Montana Public Service Commissioner, Roger Koopman, has filed a lawsuit against the City of Bozeman for using public funds to advocate for a political issue. The suit, which he calls “powerful,” targets what has become a rampant abuse by government agencies, as many publically-funded agencies commonly lobby, campaign and advocate, at taxpayer expense, on political issues or bonding measures to the disadvantage of the privately- funded opposition.

“I have filed a lawsuit against the City of Bozeman, not just to fix the problems of tax-funded government dominance of elections here in Gallatin County, but to actively stop these abuses from happening all across the state – by school districts, city and county governments, and by state agencies and their employees as well.  At present, whenever governmental self-interest is threatened, these entities devote massive public resources to illegally propagandize on one side of the ballot issue (initiatives, referenda, bond issues…)  —  often overthrowing the will of the people and determining the outcomes,” writes Koopman in a plea for donations to help fund legal costs.

The suit challenges the City of Bozeman for allegedly having spent $100,000 to promote the recently successful campaign to get voters to approve a $37 million bond issue to build a “safety center.”  “…nowhere have these unconstitutional abuses become more blatant,” said Koopman, adding, “Opponents never had a chance.  How do you compete against your own tax dollars, and tax-paid city employees?”

The plaintiff is being represented by attorney, Chris J. Gallus, Helena, and the case has been filed in 18th Judicial District Court.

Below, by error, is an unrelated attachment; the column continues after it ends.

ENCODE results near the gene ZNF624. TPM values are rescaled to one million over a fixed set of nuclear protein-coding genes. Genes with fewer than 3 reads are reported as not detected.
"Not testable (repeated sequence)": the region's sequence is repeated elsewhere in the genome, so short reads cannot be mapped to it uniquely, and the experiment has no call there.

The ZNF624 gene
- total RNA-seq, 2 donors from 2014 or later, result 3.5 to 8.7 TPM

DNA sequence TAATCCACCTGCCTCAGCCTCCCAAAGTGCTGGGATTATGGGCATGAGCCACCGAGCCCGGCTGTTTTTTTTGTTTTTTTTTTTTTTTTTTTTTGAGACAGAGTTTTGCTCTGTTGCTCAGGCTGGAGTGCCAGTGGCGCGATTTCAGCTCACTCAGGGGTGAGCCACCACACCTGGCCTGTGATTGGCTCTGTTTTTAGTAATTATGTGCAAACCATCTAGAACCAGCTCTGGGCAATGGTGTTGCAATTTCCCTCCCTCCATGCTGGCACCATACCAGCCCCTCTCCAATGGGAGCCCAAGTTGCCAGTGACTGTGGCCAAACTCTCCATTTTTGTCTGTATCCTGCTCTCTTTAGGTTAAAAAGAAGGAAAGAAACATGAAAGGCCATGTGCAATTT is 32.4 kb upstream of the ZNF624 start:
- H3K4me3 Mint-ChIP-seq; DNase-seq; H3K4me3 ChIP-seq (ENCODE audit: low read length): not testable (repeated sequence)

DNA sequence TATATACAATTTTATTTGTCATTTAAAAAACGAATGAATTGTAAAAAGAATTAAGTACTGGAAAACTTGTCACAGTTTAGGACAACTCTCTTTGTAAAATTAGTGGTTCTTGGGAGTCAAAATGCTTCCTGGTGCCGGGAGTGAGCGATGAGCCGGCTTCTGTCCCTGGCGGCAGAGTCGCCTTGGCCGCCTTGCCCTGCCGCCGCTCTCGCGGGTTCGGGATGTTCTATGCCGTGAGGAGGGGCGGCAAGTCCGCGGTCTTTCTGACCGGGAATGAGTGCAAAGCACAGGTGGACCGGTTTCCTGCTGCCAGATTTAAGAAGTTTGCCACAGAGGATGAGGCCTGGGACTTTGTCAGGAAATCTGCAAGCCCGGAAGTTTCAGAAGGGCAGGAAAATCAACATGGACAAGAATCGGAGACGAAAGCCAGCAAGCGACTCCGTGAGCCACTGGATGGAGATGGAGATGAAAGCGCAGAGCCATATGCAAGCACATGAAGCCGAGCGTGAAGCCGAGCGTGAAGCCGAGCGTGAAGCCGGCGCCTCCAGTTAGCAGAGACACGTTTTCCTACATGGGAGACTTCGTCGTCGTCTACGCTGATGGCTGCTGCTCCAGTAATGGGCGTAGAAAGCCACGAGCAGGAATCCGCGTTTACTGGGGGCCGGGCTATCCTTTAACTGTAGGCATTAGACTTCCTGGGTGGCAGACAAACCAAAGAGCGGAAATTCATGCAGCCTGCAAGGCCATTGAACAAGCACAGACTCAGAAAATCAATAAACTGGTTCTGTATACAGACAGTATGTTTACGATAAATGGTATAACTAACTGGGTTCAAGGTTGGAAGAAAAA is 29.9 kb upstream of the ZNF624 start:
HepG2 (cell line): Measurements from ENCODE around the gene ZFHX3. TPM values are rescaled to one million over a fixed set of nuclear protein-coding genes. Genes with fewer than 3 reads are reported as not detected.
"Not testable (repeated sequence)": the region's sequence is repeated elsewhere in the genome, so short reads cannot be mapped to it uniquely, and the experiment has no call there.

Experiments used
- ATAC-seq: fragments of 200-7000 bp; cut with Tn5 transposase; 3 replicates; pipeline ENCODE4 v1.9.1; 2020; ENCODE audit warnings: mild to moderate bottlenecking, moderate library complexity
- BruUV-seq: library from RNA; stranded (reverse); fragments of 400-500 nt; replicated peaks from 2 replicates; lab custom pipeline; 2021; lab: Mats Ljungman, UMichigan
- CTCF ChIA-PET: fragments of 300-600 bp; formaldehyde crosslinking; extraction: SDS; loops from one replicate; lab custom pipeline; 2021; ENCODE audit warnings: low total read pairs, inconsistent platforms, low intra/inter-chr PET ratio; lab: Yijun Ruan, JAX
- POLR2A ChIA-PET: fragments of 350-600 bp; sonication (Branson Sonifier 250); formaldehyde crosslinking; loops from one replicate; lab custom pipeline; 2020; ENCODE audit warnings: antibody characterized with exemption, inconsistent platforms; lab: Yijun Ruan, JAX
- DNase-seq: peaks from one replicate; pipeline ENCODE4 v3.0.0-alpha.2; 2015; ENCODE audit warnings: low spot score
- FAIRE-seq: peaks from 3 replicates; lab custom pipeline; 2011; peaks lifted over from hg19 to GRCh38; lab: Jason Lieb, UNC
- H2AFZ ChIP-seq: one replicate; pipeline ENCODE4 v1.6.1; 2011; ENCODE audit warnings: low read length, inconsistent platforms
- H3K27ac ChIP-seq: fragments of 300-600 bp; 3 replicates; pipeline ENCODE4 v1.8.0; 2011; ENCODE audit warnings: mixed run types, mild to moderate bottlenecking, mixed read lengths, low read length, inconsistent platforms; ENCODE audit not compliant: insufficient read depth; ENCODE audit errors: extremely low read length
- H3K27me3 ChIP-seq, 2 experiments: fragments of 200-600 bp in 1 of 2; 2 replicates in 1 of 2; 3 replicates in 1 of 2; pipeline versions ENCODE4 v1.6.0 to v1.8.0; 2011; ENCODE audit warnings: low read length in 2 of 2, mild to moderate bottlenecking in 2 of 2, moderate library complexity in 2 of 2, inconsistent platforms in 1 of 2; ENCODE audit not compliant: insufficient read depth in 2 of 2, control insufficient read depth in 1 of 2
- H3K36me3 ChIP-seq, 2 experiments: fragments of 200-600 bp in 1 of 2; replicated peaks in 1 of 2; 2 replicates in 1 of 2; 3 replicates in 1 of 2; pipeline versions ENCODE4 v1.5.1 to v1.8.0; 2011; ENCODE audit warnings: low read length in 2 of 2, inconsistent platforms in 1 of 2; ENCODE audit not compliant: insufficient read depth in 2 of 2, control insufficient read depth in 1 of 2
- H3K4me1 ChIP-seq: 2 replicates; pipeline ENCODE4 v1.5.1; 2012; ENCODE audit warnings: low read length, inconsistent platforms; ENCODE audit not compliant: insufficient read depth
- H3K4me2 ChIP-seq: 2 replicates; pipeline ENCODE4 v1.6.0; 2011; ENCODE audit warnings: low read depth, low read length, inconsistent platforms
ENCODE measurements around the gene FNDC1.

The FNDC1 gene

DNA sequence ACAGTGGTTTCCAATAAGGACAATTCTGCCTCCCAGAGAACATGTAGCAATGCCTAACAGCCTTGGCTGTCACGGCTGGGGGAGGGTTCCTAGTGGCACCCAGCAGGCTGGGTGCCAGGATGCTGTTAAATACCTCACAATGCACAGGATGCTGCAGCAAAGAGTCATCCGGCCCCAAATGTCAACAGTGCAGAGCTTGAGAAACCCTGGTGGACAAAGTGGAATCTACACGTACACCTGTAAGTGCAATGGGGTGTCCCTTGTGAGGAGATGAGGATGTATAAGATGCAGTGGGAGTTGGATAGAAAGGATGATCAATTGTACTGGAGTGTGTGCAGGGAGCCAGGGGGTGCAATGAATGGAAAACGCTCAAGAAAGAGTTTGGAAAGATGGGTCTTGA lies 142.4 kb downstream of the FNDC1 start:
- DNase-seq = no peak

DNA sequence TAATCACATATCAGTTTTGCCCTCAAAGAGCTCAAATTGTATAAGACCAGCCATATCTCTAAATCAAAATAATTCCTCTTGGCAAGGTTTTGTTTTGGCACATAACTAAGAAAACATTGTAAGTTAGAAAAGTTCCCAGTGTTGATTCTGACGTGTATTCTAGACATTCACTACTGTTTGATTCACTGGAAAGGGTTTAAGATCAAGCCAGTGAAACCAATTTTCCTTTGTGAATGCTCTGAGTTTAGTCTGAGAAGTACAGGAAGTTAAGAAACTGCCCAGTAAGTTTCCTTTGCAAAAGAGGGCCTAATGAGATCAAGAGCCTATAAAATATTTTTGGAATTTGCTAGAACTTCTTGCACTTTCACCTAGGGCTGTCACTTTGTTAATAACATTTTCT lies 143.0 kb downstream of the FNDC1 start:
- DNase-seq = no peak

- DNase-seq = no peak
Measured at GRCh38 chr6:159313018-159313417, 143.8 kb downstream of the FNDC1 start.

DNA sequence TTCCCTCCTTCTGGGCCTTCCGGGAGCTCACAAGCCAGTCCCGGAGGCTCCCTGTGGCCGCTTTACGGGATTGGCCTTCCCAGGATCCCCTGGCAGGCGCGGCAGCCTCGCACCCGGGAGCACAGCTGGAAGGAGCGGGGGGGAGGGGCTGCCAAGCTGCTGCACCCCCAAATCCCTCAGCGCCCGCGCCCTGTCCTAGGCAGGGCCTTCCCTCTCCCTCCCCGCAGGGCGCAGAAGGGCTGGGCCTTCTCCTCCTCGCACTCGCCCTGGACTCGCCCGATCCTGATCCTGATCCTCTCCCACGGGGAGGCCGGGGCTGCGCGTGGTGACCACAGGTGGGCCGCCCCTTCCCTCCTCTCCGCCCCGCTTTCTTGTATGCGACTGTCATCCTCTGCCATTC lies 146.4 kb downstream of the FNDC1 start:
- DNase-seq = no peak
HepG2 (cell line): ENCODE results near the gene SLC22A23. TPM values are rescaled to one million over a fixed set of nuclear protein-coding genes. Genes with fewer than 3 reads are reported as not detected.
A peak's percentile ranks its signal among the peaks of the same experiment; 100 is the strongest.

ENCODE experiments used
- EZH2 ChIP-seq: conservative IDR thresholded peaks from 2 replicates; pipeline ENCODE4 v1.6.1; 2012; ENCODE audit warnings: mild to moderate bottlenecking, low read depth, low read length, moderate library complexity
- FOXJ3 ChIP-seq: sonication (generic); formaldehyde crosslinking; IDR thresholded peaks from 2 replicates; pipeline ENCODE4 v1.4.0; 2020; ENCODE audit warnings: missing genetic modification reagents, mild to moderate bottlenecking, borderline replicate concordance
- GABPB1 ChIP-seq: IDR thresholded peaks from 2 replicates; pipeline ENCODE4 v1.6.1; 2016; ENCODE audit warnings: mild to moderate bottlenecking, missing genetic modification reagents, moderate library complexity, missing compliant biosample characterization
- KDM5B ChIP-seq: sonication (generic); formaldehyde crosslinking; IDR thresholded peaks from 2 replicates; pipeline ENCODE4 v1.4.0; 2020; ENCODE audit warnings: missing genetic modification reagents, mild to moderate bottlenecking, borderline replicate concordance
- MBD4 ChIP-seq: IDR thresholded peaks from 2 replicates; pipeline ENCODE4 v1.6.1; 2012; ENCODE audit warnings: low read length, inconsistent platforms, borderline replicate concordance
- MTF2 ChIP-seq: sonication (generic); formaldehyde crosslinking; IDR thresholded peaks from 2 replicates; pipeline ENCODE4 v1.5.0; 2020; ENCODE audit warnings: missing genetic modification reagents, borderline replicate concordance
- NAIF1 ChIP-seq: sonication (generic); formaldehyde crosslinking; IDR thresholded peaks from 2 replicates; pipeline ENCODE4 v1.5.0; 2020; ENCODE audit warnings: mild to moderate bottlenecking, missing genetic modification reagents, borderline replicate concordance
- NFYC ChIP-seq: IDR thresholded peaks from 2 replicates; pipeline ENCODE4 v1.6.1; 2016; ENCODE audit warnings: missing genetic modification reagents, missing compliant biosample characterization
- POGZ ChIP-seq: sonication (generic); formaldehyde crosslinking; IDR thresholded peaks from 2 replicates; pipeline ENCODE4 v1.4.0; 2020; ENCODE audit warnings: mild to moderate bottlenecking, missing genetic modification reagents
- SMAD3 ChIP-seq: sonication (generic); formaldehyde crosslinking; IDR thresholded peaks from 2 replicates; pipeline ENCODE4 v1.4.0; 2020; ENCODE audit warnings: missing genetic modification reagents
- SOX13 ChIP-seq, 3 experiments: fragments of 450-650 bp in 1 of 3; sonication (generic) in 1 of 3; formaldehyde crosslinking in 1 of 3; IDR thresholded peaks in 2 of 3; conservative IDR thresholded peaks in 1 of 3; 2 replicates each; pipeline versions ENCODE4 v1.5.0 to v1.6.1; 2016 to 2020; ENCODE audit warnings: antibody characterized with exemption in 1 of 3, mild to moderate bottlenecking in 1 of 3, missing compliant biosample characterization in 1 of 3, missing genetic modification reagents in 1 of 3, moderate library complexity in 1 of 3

Koopman explains that it is against the law for public entities to use public resources to advocate politically. If his lawsuit is successful, it will void the “city-corrupted election and demand that all governmental entities follow state law in the future, which expressly forbids the use of public resources for political advocacy.”

State law reads: “…a public officer or public employee may not use public time, facilities, equipment, supplies, personnel, or funds to solicit support for or in opposition to any political committee, the nomination or election of any person to public office, or the passage of a ballot issue…”

Koopman said that he has donated “out of my own pocket” $2500 to initiate the lawsuit, but needs $10,000 more, immediately, and another $20,000 beyond that, to continue it. “We will be fighting against tax-paid city attorneys and staff, and tax-paid city costs.  Their coffers are almost limitless.” 

Koopman claims that the publically-financed political campaigning “is threatening the very integrity of our electoral process and rapidly transferring ‘government by the people’ into ‘government by the government.’”